Although the weather is still unpredictable (there is a blizzard outside right now), Spring has certainly arrived. Almost overnight, all the buds on the “Mount Baker” lilac turned green.
The most exciting news is that everything we planted last year survived their first winter. Most of the trees and perennials we put into the ground were baby plants. With record snow fall and cold snaps this winter, I was worried about how many of them would make it. But after a careful check under the mulch, I found almost everything we planted last year has started to come back to life.
The fruit trees
Even the newly planted hazelnut trees started leafing out:
Besides the hazelnut trees, we decided to add a berry garden in the backyard this Spring. To begin with, we ordered five blackberry canes and fifteen raspberry canes.
The blackberry canes
The raspberry canes
The new berry garden is located between the flower garden and the house. We have covered the field since last fall with black plastic to get rid of the grass. When the elm trees were removed a few weeks ago, we got yards of wood chips and used them to mulch the berry garden area.
According to the planting guide, the canes need to be spaced a few feet apart. I used bricks to mark the location of the canes before digging.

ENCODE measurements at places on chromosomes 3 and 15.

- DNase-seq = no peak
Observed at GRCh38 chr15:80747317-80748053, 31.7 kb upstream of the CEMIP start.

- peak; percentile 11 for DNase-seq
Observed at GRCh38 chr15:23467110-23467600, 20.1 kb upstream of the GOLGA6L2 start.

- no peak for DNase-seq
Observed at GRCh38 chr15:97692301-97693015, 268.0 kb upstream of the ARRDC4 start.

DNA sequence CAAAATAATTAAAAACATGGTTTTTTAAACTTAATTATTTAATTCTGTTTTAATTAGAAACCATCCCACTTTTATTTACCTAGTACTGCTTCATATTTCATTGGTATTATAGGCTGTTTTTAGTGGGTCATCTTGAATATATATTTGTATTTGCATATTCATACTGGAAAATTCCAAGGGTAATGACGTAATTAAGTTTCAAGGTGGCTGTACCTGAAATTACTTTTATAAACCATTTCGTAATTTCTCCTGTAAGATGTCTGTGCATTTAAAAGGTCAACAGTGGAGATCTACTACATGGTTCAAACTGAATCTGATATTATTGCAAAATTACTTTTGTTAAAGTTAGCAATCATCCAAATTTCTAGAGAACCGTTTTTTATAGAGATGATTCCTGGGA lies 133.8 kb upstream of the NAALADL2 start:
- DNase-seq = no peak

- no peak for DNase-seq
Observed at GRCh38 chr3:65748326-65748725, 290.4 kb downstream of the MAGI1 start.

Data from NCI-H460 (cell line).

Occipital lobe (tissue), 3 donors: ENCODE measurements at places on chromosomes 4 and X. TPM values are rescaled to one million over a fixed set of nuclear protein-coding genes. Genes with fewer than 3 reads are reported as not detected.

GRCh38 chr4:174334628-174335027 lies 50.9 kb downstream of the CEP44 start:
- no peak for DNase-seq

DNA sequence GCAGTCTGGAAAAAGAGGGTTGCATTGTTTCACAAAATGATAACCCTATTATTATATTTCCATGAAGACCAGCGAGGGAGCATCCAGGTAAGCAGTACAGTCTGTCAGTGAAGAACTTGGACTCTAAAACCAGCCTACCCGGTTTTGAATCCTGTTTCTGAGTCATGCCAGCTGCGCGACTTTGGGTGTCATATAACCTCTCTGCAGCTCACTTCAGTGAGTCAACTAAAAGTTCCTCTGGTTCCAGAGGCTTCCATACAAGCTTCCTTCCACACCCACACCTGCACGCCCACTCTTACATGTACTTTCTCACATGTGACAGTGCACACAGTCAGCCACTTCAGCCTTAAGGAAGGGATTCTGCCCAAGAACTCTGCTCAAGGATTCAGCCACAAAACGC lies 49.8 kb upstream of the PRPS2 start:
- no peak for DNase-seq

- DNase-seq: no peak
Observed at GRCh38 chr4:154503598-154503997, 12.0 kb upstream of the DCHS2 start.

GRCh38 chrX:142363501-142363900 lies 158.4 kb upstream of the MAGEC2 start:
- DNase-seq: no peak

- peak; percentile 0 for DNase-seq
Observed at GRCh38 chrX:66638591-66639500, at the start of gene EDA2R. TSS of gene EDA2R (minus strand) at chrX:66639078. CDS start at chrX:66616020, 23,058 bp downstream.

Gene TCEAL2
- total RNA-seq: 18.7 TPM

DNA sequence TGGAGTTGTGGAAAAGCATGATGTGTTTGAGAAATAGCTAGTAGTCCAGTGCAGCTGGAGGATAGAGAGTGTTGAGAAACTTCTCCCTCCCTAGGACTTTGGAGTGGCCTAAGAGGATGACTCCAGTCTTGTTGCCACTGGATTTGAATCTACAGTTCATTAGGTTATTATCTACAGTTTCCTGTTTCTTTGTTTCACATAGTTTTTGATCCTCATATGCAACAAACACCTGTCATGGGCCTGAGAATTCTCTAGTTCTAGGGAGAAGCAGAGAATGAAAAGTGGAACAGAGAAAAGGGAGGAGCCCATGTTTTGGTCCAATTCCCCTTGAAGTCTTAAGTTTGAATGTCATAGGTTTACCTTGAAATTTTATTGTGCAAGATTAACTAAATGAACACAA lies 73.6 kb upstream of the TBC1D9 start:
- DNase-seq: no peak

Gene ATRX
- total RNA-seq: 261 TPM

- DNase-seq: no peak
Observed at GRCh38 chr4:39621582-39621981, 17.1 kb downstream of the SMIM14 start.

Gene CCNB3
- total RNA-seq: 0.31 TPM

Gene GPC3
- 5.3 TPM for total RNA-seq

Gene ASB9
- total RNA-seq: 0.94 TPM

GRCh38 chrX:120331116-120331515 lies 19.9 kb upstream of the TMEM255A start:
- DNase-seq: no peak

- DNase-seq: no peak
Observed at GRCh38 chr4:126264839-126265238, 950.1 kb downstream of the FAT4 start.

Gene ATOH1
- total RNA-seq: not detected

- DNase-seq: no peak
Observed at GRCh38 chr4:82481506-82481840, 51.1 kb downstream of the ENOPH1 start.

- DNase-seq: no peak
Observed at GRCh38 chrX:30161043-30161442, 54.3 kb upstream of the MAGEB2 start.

After getting the raspberry canes into the ground, I used flags to mark the canes so the dogs hopefully will not bother them.
The blackberry canes were planted between the northern fence and the hazelnut trees.
I also plan to add a garden path around the berry garden and the perennial garden. I laid out the shape of the path with garden hoses, and expanded the perennial garden bed to include the maple tree.
The new shape of the garden bed works with the garden path much better. I filled the new garden bed with leftover wood chip mulch:
The leftover concrete blocks make a perfect circle around the serviceberry bush:
The nut trees and the berry canes added another 1000 sqft of edible garden space to our backyard, in addition to the 600 sqft of veggie garden. With good care, the berry garden should start producing next year, and the hazelnut trees should start producing after three years. I cannot help but wondering what our yard will look like in 5 years, with mature perennials, climbing roses, and fully-grown fruit and nut trees. What about your yard? Did everything wake up? What are you planting this Spring?